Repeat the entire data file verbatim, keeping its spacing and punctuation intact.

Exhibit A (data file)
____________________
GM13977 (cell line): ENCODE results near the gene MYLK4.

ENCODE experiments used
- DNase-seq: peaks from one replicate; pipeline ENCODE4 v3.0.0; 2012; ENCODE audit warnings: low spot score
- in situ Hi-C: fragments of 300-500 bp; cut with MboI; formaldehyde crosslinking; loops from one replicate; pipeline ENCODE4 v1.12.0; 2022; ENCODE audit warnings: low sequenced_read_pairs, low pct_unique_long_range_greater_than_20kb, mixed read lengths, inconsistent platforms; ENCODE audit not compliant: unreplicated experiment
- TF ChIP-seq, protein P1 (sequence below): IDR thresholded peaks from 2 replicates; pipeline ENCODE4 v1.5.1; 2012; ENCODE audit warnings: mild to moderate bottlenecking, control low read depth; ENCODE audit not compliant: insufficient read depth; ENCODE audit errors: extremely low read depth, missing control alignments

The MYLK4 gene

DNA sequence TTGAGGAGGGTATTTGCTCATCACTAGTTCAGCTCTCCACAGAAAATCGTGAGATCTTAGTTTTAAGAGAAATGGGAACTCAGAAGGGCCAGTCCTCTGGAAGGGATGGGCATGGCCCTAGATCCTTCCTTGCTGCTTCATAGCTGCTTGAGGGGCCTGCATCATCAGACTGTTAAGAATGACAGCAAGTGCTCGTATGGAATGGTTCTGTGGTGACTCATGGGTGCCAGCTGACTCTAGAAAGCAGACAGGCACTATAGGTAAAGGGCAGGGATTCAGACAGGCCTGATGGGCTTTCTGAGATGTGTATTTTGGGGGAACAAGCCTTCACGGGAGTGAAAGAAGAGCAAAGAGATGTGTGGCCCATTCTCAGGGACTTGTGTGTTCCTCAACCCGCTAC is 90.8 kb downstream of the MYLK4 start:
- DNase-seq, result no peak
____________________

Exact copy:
GM13977 (cell line): ENCODE results near the gene MYLK4.

ENCODE experiments used
- DNase-seq: peaks from one replicate; pipeline ENCODE4 v3.0.0; 2012; ENCODE audit warnings: low spot score
- in situ Hi-C: fragments of 300-500 bp; cut with MboI; formaldehyde crosslinking; loops from one replicate; pipeline ENCODE4 v1.12.0; 2022; ENCODE audit warnings: low sequenced_read_pairs, low pct_unique_long_range_greater_than_20kb, mixed read lengths, inconsistent platforms; ENCODE audit not compliant: unreplicated experiment
- TF ChIP-seq, protein P1 (sequence below): IDR thresholded peaks from 2 replicates; pipeline ENCODE4 v1.5.1; 2012; ENCODE audit warnings: mild to moderate bottlenecking, control low read depth; ENCODE audit not compliant: insufficient read depth; ENCODE audit errors: extremely low read depth, missing control alignments

The MYLK4 gene

DNA sequence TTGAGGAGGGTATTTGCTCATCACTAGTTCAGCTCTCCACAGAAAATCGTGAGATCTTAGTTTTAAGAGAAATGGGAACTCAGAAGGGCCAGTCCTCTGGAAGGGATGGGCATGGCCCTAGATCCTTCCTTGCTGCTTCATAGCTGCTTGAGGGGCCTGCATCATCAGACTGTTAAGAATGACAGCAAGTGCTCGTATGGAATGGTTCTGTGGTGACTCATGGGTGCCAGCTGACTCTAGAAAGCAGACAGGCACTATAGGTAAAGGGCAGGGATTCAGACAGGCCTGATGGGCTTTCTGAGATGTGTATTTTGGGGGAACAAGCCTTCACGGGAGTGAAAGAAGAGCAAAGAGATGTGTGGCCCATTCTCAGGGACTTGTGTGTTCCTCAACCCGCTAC is 90.8 kb downstream of the MYLK4 start:
- DNase-seq, result no peak